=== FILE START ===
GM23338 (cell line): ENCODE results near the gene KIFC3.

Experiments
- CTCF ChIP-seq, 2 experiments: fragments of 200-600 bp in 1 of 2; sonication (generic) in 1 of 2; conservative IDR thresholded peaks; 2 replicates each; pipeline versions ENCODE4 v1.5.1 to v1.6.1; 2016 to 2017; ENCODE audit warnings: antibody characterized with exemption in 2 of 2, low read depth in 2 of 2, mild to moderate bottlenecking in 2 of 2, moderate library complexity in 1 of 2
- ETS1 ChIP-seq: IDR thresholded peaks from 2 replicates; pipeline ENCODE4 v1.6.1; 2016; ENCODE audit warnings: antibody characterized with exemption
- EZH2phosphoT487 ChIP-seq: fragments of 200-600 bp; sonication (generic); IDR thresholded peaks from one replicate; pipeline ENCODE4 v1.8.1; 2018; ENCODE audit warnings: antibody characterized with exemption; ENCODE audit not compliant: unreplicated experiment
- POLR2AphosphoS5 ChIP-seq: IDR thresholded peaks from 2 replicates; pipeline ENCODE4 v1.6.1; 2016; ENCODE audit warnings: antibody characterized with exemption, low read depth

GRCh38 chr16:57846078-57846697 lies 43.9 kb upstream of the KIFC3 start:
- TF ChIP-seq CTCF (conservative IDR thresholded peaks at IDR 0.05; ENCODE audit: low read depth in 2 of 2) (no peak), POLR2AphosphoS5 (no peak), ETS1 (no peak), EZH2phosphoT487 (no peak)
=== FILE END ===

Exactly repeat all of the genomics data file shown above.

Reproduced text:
GM23338 (cell line): ENCODE results near the gene KIFC3.

Experiments
- CTCF ChIP-seq, 2 experiments: fragments of 200-600 bp in 1 of 2; sonication (generic) in 1 of 2; conservative IDR thresholded peaks; 2 replicates each; pipeline versions ENCODE4 v1.5.1 to v1.6.1; 2016 to 2017; ENCODE audit warnings: antibody characterized with exemption in 2 of 2, low read depth in 2 of 2, mild to moderate bottlenecking in 2 of 2, moderate library complexity in 1 of 2
- ETS1 ChIP-seq: IDR thresholded peaks from 2 replicates; pipeline ENCODE4 v1.6.1; 2016; ENCODE audit warnings: antibody characterized with exemption
- EZH2phosphoT487 ChIP-seq: fragments of 200-600 bp; sonication (generic); IDR thresholded peaks from one replicate; pipeline ENCODE4 v1.8.1; 2018; ENCODE audit warnings: antibody characterized with exemption; ENCODE audit not compliant: unreplicated experiment
- POLR2AphosphoS5 ChIP-seq: IDR thresholded peaks from 2 replicates; pipeline ENCODE4 v1.6.1; 2016; ENCODE audit warnings: antibody characterized with exemption, low read depth

GRCh38 chr16:57846078-57846697 lies 43.9 kb upstream of the KIFC3 start:
- TF ChIP-seq CTCF (conservative IDR thresholded peaks at IDR 0.05; ENCODE audit: low read depth in 2 of 2) (no peak), POLR2AphosphoS5 (no peak), ETS1 (no peak), EZH2phosphoT487 (no peak)